The present study has some limitations. Most importantly, this study was based on retrospective trials. To date, three phase 3 random trials have been initiated to compare SBRT with surgery in patients with early-stage NSCLC, but all of them were closed early because of slow accrual. New randomized trials, such as randomized phase III studies of sublobar resection (SR) versus SABR in high-risk patients with stage I NSCLC (STABLe-mates; CT01622621, formerly American College of Surgeons Oncology Group Z4099) and SABRTooth (ISRCTN13029788) (38), are now ongoing, and it is likely to be several years before the results are reported. Second, although all the included studies performed PSM, the matching characteristics of each study were not the same. In addition, propensity matching, although technically feasible, is essentially infeasible because medically inoperable patients who received SBRT have no true counterpart in the surgery cohort. Third, different surgical methods and radiation doses may have different efficacies in the treatment of early NSCLC. Although the surgical treatments and stereotactic radiotherapy doses vary among the studies included in this report, the data provided by each study are limited, making it difficult to conduct further analysis. Fourth, because the results of most studies included in our meta-analysis show that surgery has a significant survival advantage over SBRT, our findings may have potential bias.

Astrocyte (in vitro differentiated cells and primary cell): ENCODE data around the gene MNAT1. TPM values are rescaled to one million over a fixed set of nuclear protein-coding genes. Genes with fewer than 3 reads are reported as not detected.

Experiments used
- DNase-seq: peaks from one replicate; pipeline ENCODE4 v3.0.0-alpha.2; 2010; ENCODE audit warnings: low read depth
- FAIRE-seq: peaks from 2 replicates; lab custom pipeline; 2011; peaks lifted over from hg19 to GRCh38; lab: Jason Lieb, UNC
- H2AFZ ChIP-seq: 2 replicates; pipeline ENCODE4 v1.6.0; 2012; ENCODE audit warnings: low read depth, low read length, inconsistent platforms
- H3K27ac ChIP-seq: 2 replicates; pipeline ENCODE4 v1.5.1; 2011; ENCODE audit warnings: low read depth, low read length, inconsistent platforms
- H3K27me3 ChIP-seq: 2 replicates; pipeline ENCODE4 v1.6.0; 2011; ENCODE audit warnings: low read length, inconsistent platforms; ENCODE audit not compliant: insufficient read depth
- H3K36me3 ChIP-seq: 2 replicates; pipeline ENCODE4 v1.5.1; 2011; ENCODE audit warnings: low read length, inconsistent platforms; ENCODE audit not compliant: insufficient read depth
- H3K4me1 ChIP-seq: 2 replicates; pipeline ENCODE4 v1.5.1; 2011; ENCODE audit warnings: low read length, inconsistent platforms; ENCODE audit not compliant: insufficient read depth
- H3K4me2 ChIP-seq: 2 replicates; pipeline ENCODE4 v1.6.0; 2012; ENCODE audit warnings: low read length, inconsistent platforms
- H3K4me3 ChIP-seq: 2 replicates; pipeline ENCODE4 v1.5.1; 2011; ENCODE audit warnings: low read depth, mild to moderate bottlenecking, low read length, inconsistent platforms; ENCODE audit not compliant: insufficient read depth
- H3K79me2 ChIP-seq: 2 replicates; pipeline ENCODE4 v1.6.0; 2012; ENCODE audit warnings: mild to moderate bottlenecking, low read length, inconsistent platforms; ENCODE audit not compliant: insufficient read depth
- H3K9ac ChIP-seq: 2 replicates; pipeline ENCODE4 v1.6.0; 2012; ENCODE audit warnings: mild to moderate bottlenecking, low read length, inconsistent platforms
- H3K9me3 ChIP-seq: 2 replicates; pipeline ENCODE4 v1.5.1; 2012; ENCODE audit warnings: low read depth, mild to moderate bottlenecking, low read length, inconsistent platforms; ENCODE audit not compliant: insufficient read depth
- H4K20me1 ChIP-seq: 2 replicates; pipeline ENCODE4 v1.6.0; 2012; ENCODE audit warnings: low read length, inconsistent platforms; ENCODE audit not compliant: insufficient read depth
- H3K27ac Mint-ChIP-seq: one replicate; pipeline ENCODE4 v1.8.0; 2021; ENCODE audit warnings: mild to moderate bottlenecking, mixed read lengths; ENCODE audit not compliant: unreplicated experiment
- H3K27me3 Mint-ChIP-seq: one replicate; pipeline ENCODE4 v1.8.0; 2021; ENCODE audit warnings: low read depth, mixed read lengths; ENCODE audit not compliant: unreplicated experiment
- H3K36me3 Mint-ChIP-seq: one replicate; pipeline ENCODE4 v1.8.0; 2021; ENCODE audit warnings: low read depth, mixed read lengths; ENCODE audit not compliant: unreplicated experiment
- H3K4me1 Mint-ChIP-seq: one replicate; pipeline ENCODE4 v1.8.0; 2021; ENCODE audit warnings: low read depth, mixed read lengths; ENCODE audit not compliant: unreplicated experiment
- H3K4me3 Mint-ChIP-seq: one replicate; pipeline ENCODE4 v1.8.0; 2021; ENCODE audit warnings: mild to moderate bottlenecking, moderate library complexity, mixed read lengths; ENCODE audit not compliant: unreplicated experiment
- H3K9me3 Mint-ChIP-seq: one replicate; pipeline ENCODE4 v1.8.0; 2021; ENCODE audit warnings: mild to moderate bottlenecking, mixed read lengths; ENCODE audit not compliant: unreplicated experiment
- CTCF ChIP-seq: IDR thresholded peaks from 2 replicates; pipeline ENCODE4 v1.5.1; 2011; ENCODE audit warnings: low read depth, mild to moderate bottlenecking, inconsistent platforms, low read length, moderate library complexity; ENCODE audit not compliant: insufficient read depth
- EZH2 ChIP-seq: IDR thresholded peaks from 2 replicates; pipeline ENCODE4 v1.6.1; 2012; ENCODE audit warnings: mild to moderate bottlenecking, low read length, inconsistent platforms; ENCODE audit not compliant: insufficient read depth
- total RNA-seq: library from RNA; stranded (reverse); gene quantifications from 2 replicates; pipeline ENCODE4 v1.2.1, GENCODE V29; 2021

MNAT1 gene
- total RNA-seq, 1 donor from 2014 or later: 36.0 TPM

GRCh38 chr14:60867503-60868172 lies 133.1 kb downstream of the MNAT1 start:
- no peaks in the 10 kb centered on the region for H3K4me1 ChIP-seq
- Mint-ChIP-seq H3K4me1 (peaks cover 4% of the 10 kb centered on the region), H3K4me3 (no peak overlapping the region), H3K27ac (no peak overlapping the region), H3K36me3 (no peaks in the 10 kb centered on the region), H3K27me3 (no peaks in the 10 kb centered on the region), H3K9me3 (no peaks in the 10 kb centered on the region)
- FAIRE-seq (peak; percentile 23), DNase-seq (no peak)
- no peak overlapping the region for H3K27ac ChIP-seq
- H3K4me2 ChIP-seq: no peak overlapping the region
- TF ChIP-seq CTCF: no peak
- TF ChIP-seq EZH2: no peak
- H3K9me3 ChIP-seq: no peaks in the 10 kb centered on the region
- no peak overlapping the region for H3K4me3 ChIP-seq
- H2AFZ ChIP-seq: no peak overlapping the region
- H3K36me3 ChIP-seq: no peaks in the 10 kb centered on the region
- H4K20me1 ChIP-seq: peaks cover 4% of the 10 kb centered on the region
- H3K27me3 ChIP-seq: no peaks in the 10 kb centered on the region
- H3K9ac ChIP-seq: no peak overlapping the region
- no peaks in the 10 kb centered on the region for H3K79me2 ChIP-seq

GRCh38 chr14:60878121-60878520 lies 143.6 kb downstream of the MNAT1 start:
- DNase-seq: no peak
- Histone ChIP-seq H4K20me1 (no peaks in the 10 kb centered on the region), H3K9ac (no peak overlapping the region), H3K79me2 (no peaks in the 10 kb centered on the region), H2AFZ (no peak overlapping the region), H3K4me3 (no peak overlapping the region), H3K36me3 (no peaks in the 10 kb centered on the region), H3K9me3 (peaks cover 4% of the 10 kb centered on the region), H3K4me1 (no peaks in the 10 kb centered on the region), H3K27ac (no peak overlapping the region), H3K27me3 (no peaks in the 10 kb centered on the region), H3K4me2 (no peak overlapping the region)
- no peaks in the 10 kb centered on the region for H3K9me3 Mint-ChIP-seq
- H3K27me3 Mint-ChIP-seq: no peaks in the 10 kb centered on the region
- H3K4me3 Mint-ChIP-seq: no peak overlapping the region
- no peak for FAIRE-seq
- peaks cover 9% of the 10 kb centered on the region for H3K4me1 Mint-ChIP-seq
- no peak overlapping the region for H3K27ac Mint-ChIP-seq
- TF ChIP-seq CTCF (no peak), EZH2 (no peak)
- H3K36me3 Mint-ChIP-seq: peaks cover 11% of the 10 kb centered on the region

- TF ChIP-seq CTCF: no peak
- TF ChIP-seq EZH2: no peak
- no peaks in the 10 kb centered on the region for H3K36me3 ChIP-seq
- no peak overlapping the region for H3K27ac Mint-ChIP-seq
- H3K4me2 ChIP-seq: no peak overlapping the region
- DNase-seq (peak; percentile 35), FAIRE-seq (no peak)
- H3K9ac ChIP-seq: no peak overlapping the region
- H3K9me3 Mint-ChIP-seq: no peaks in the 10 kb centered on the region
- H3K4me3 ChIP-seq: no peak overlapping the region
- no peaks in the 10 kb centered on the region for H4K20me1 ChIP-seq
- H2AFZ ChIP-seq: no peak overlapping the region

In conclusion, compared with SBRT, surgery was associated with more favourable survival for stage I/II NSCLC, but when increasing numbers of comparable characteristics between surgery and SBRT were matched, the differences in survival gradually decreased until they were no longer significant. There were also no significant differences in CSS and recurrence (local, regional, or disseminated). Therefore, SBRT has the potential to be an alternative to surgical treatment in patients with stage I/II NSCLC, but these findings need to be confirmed by large-sample, long-term follow-up randomized clinical studies.
Appendix 1 Search strategies of all databases besides PubMed
Funding: Lanzhou Talent Innovation and Entrepreneurship Project in 2017, Key Technologies for Basic and Clinical Application of Heavy Ion Accelerator for Tumor Therapy in China (2017-rc-23).
Conflicts of Interest: The authors have no conflicts of interest to declare.
Ethical Statement: The authors are accountable for all aspects of the work in ensuring that questions related to the accuracy or integrity of any part of the work are appropriately investigated and resolved.